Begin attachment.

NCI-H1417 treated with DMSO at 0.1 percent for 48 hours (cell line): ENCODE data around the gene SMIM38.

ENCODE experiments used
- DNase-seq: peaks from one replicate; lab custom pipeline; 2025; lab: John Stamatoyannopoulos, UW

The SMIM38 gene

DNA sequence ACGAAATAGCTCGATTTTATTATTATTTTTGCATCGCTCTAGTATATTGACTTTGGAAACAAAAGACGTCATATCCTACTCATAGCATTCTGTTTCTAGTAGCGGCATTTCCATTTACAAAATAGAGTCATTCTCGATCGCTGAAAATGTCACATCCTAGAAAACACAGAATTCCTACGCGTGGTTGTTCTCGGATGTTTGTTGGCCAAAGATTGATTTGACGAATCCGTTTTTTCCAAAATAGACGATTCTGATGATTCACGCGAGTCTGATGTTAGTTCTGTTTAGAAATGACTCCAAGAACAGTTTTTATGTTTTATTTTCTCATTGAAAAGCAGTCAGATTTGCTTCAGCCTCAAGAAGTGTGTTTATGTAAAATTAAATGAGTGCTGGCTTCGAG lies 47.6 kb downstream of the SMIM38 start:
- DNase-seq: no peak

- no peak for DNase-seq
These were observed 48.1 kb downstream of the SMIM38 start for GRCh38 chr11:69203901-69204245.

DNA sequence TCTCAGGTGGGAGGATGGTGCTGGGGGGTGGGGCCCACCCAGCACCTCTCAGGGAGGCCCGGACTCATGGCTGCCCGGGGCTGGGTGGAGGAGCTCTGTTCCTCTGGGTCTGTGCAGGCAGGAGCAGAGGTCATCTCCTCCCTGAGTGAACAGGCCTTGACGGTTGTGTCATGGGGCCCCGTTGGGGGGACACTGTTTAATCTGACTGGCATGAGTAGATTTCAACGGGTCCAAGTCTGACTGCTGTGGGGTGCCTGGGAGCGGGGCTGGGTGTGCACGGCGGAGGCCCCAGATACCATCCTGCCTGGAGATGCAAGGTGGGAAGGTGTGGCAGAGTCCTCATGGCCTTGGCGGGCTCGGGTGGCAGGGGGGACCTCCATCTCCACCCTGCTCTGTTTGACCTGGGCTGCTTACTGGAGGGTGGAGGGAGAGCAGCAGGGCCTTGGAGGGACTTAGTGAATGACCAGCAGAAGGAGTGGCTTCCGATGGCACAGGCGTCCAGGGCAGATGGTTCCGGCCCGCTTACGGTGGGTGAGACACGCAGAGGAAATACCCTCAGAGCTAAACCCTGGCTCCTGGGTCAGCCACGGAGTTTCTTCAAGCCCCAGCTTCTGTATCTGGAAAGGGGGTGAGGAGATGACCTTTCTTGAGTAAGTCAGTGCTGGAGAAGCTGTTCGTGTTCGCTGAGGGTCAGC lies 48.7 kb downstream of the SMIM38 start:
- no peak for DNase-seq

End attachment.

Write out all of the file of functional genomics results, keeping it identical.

NCI-H1417 treated with DMSO at 0.1 percent for 48 hours (cell line): ENCODE data around the gene SMIM38.

ENCODE experiments used
- DNase-seq: peaks from one replicate; lab custom pipeline; 2025; lab: John Stamatoyannopoulos, UW

The SMIM38 gene

DNA sequence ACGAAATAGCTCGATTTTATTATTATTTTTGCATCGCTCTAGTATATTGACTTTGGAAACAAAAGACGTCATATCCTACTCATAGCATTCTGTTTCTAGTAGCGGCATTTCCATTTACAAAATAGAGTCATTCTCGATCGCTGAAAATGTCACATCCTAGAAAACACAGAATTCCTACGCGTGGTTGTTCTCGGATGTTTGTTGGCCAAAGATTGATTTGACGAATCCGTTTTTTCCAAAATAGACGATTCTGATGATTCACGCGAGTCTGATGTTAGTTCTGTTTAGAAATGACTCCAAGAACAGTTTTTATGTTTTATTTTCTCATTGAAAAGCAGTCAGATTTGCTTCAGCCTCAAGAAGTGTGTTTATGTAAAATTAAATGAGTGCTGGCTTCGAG lies 47.6 kb downstream of the SMIM38 start:
- DNase-seq: no peak

- no peak for DNase-seq
These were observed 48.1 kb downstream of the SMIM38 start for GRCh38 chr11:69203901-69204245.

DNA sequence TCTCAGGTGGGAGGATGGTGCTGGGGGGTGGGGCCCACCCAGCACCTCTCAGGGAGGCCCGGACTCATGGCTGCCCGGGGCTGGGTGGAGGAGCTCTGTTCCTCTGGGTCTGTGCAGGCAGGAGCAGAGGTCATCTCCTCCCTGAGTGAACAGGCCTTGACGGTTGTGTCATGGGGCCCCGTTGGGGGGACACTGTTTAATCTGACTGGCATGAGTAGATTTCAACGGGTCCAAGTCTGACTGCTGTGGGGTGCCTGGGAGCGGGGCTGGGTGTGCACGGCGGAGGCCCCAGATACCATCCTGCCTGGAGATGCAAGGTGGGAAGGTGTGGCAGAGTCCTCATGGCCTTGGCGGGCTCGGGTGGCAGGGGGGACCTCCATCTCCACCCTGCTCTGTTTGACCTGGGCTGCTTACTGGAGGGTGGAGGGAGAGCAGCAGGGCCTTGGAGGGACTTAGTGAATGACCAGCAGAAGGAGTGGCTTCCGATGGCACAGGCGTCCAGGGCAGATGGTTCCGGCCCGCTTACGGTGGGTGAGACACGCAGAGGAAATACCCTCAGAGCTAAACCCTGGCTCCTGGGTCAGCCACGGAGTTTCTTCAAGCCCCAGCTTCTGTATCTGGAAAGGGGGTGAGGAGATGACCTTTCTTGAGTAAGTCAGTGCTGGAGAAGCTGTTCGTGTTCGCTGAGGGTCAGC lies 48.7 kb downstream of the SMIM38 start:
- no peak for DNase-seq